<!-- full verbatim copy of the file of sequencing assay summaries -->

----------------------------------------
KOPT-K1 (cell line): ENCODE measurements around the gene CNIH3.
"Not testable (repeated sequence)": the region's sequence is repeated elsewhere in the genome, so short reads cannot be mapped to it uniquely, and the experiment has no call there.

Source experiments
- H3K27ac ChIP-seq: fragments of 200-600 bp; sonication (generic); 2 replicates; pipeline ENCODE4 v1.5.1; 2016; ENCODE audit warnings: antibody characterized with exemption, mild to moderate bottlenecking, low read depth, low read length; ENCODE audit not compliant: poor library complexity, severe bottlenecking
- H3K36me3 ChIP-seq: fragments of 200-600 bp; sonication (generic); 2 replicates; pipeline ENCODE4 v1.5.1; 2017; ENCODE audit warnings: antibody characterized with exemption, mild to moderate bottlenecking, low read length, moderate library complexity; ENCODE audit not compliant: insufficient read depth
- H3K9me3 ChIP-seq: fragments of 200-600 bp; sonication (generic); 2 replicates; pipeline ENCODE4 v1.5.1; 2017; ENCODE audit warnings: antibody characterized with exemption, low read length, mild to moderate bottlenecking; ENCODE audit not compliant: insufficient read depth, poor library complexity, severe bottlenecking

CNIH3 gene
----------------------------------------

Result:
KOPT-K1 (cell line): ENCODE measurements around the gene CNIH3.
"Not testable (repeated sequence)": the region's sequence is repeated elsewhere in the genome, so short reads cannot be mapped to it uniquely, and the experiment has no call there.

Source experiments
- H3K27ac ChIP-seq: fragments of 200-600 bp; sonication (generic); 2 replicates; pipeline ENCODE4 v1.5.1; 2016; ENCODE audit warnings: antibody characterized with exemption, mild to moderate bottlenecking, low read depth, low read length; ENCODE audit not compliant: poor library complexity, severe bottlenecking
- H3K36me3 ChIP-seq: fragments of 200-600 bp; sonication (generic); 2 replicates; pipeline ENCODE4 v1.5.1; 2017; ENCODE audit warnings: antibody characterized with exemption, mild to moderate bottlenecking, low read length, moderate library complexity; ENCODE audit not compliant: insufficient read depth
- H3K9me3 ChIP-seq: fragments of 200-600 bp; sonication (generic); 2 replicates; pipeline ENCODE4 v1.5.1; 2017; ENCODE audit warnings: antibody characterized with exemption, low read length, mild to moderate bottlenecking; ENCODE audit not compliant: insufficient read depth, poor library complexity, severe bottlenecking

CNIH3 gene